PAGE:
Hiking in Coyote Gulch—2013

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coyote-gulch
There are numerous guidebooks and websites that give all the details for hiking and backpacking in Coyote Gulch in Glen Canyon National Recreation Area. I did a fair amount of research and talking with people prior to leaving, but there were a few things I never saw mentioned in guidebooks or websites. Here’s my list:

Toilet in Coyote Gulch
Prior to the trip, I called the BLM Field office in Escalante (435-826-5499) to ask about the bathroom situation while backpacking in Coyote Gulch. As this blog explains, the BLM told me that Boy Scouts had burned down the bathroom a few years prior. She told me that we would need to bury our waste 200 feet away from water sources and pack out our toilet paper. No problem. However, when we arrived near Jacob Hamblin Arch and started poking around the area, we noticed the remains of the former toilet, as well as several newer signs in the area that pointed toward a “toilet.” Down the canyon about 15 yards from the charred remains of the old outhouse, tucked against the west canyon wall, is one of the BLM’s finest pit toilets, in perfect working condition. It’s an open-air toilet seat that sits atop a wide metal pipe. There’s a little privacy behind some scrub oak, but there isn’t enough coverage to obscure your view of the canyon. Try that thing in the early morning! It has to be one of the most majestic bathroom experiences known to mankind. The view is spectacular. As of July 2013, the toilet in Coyote Gulch was getting fairly full. I’m not sure what the exit strategy for the waste in the toilet is, but it’s on its way to brimming. It’s interesting to note that the woman at the BLM office didn’t mention the toilet to me. Perhaps she didn’t know about it, or it’s secretly heralded as the world’s greatest outdoor John and she didn’t want to give away any local secrets. Either way, it’s there for those who don’t mind a bit of exposure and a great view from the bathroom.

Jacob Hamblin Arch Map
Some helpful features in the canyon.

Water in Coyote Gulch
The drinking water situation in Coyote Gulch is divine. There are two natural springs in the canyon with deliciously fresh and cold spring water. I did not take a water filter and I did not get sick. The first spring is directly east of Jacob Hamblin Arch on the north wall of the canyon. There is a fair amount of foliage around the trickle of water, but it’s easy to find. The second spring is less than a mile from the convergence of Coyote Gulch with the Escalante River. It is also on the north wall of the canyon and has the appearance of a waterfall. We drank directly from both sources and no one in our group got sick.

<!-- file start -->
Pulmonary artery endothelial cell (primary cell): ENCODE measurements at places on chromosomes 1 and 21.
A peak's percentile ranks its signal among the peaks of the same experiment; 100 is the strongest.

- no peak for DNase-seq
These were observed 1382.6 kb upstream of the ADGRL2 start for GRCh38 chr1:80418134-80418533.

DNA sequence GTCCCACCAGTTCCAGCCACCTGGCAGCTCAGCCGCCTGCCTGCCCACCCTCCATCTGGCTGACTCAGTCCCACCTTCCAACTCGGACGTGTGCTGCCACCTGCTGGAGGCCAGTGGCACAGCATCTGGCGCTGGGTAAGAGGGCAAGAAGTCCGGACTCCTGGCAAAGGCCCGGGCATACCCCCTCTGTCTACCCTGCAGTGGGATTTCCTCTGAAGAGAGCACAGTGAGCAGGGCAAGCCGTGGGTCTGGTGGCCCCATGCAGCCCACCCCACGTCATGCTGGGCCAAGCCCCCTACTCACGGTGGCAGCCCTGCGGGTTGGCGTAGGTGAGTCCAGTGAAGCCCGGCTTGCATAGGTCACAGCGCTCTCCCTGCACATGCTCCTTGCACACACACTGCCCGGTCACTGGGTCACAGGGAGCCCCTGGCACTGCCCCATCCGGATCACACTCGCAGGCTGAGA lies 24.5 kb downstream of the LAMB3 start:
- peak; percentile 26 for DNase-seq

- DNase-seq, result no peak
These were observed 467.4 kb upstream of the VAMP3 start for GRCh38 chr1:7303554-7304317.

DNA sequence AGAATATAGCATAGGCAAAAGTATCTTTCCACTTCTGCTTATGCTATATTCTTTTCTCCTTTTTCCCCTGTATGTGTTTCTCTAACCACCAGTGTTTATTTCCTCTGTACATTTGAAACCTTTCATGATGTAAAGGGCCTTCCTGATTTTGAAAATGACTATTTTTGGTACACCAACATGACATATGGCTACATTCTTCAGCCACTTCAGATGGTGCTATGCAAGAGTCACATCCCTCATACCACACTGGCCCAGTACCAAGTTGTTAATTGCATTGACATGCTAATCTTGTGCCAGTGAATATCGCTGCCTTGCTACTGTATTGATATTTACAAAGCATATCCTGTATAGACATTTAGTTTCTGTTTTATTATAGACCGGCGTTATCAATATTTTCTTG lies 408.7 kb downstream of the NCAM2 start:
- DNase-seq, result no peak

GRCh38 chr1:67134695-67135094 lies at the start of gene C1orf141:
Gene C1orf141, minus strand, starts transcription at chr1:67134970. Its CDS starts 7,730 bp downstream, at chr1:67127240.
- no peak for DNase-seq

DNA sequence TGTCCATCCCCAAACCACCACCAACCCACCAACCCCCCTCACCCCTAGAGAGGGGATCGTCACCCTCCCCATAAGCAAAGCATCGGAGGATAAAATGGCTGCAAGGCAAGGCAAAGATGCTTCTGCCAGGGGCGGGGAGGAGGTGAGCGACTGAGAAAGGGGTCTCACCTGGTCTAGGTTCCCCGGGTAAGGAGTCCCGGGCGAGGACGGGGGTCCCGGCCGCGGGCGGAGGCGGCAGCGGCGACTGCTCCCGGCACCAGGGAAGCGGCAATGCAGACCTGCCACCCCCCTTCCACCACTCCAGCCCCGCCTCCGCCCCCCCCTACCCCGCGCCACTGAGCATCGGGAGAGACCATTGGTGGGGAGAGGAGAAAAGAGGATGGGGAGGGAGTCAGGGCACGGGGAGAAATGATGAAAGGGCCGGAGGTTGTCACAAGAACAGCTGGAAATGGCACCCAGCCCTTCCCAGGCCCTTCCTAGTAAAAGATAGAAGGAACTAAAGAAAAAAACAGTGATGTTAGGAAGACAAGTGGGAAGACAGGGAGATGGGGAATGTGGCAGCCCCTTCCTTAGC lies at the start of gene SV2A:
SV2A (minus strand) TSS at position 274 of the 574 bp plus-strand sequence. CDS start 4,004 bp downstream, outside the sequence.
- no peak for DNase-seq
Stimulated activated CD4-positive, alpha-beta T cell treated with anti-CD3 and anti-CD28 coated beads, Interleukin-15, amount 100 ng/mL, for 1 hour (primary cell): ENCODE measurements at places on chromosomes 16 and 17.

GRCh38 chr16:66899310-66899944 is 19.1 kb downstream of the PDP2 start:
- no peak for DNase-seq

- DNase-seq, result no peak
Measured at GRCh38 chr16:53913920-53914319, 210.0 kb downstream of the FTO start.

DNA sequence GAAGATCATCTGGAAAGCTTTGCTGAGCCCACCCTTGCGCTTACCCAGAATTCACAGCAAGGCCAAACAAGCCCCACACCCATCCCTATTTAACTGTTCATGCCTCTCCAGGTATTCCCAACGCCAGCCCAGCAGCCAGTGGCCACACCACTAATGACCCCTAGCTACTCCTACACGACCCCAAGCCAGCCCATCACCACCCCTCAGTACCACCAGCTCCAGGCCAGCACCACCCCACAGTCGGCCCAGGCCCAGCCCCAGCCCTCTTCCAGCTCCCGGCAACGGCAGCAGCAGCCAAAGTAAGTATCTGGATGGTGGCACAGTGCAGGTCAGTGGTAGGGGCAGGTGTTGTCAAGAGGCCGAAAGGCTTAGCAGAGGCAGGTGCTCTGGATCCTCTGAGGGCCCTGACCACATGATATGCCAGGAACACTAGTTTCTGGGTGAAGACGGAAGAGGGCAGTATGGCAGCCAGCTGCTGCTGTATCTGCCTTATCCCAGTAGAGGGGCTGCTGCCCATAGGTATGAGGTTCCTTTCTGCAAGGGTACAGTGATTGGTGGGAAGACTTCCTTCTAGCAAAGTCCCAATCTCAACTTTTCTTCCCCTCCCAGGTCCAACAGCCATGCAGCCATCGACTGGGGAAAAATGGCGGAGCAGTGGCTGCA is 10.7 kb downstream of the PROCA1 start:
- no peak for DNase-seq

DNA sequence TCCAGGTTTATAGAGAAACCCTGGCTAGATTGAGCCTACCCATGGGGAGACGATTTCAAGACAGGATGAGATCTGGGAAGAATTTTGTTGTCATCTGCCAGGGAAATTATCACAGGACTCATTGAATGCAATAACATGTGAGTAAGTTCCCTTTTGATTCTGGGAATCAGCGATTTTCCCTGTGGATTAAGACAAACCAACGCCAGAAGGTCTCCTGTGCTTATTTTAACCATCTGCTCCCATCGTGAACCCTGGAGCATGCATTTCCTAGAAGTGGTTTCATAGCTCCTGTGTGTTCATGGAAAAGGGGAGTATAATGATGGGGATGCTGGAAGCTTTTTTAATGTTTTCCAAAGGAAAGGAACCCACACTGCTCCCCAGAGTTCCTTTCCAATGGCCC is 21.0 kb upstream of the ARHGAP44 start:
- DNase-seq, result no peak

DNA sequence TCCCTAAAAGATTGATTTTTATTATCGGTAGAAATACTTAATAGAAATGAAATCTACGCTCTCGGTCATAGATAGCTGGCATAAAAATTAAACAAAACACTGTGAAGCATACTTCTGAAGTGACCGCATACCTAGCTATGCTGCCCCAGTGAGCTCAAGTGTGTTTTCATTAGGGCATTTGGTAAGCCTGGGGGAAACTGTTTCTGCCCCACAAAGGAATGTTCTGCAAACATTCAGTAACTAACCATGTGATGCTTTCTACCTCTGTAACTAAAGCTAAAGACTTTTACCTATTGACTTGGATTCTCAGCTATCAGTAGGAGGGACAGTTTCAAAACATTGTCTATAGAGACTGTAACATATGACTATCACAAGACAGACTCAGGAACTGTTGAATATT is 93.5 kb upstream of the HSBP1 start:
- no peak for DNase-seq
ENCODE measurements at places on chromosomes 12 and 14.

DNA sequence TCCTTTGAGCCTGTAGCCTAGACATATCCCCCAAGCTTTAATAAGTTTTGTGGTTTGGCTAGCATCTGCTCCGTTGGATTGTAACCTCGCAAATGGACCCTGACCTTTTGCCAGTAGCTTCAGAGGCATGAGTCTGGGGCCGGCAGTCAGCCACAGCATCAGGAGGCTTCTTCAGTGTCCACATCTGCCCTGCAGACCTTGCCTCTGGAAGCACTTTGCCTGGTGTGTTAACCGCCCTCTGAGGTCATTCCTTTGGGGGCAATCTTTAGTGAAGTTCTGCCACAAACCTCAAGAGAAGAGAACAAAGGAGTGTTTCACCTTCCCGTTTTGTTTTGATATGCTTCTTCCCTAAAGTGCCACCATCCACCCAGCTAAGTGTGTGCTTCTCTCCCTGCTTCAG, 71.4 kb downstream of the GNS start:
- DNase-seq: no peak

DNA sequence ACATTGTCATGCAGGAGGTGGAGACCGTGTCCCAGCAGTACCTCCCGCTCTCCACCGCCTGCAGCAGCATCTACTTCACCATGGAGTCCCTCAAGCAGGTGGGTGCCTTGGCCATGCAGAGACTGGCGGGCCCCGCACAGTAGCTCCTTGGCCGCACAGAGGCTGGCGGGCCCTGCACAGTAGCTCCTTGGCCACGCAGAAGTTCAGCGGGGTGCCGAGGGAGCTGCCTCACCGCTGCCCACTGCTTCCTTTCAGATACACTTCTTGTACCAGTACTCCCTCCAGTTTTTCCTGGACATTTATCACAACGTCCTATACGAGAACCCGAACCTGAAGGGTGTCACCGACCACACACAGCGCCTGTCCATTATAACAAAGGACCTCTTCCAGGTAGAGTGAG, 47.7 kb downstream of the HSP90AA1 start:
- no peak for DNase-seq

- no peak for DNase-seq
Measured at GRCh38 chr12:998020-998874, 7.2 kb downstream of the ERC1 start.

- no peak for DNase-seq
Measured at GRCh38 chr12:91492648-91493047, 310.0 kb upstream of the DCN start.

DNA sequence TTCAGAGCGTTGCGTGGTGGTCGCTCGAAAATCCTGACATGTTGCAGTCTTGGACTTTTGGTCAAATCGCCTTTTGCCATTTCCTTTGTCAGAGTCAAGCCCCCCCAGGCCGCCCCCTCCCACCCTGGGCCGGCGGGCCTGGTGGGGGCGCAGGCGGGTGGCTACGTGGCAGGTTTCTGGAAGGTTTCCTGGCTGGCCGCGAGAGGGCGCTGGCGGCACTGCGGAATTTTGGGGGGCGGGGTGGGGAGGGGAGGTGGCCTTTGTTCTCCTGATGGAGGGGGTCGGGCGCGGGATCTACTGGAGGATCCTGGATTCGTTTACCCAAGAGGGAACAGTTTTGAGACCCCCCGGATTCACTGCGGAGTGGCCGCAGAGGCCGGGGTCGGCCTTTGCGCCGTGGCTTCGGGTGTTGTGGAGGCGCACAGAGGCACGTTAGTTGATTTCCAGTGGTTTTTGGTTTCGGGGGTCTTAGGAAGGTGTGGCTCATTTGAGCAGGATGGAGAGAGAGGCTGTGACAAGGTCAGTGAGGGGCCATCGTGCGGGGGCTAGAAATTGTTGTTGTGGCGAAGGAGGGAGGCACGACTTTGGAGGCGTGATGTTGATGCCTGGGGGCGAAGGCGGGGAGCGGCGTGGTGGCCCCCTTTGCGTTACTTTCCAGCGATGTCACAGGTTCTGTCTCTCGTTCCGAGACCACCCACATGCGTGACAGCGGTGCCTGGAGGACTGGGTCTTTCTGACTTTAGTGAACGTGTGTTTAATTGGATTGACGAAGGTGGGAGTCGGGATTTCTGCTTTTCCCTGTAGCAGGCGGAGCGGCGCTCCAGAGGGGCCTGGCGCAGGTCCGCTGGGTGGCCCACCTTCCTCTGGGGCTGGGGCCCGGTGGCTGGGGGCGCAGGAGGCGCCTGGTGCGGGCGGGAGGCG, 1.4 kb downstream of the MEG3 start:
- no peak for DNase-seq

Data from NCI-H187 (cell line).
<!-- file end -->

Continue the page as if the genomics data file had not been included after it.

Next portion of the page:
Ravens and Squirrels in Coyote Gulch
Perhaps this is common knowledge while camping in this area, but I was unaware and it’s worth passing on: The ravens and squirrels are very aggressive in stealing food in Coyote Gulch. They are accustomed to people in the canyon and they know where and how to pilfer and plunder. On a day hike to the Escalante River, the animals near Jacob Hamblin Arch got into several of our packs and stole food.

Jacob Hamblin Arch
Jacob Hamblin Arch
The ravens are very smart; they are able to open zippers and they attempted to peck through one of the compartments on my pack to get to my bagged and sealed food. The critters were especially adept at plundering MREs. When I do this hike again, I will take a lightweight Glad Ware container to store food in. I will lock my pack zippers and wrap my tarp around my entire pack in an effort to thwart thievery. If you take a tent (I don’t recommend it… sleep under an overhang), lock it up. Fortunately, we had enough food to share with everyone and our trip wasn’t ruined. I’ve since heard that the animals’ pilfering is a common occurrence in Coyote Gulch. In fact, on our way into the canyon we picked up garbage along our route that seemed like blatant and obnoxious littering. I was initially irritated with the carelessness of previous travelers, but I’m now of the opinion that animals stole their food and left the garbage; despite our searching, we never saw some of the garbage remains of our food that was stolen.

Other notes from Coyote Gulch
We went during the last few weeks of July. Typically, this is the hottest time of the year, but we had amazing weather. A storm had passed through the area the day before we arrived, keeping temperatures down and providing some non-threatening cloud cover.

Escalante river
Escalante River
The rain also turned the Escalante River into a delightful, swift-moving chocolate mess. We floated several hundred yards downstream in it and had a general riot. I don’t think you can plan to be there on a day like that, but you’re lucky if you are.

In our three-day trip from Hurricane Wash to Coyote Gulch and back, we ran into three backpackers who were leaving the canyon and we briefly saw two other day hikers during our entire stay. We essentially had the entire canyon to ourselves.

Here are several good resources that we used in planning our trip to Southern Utah:
Hiking from Here to WOW: Utah Canyon Country
Summitpost.org
Wildbackpacker.com
utah-trails.com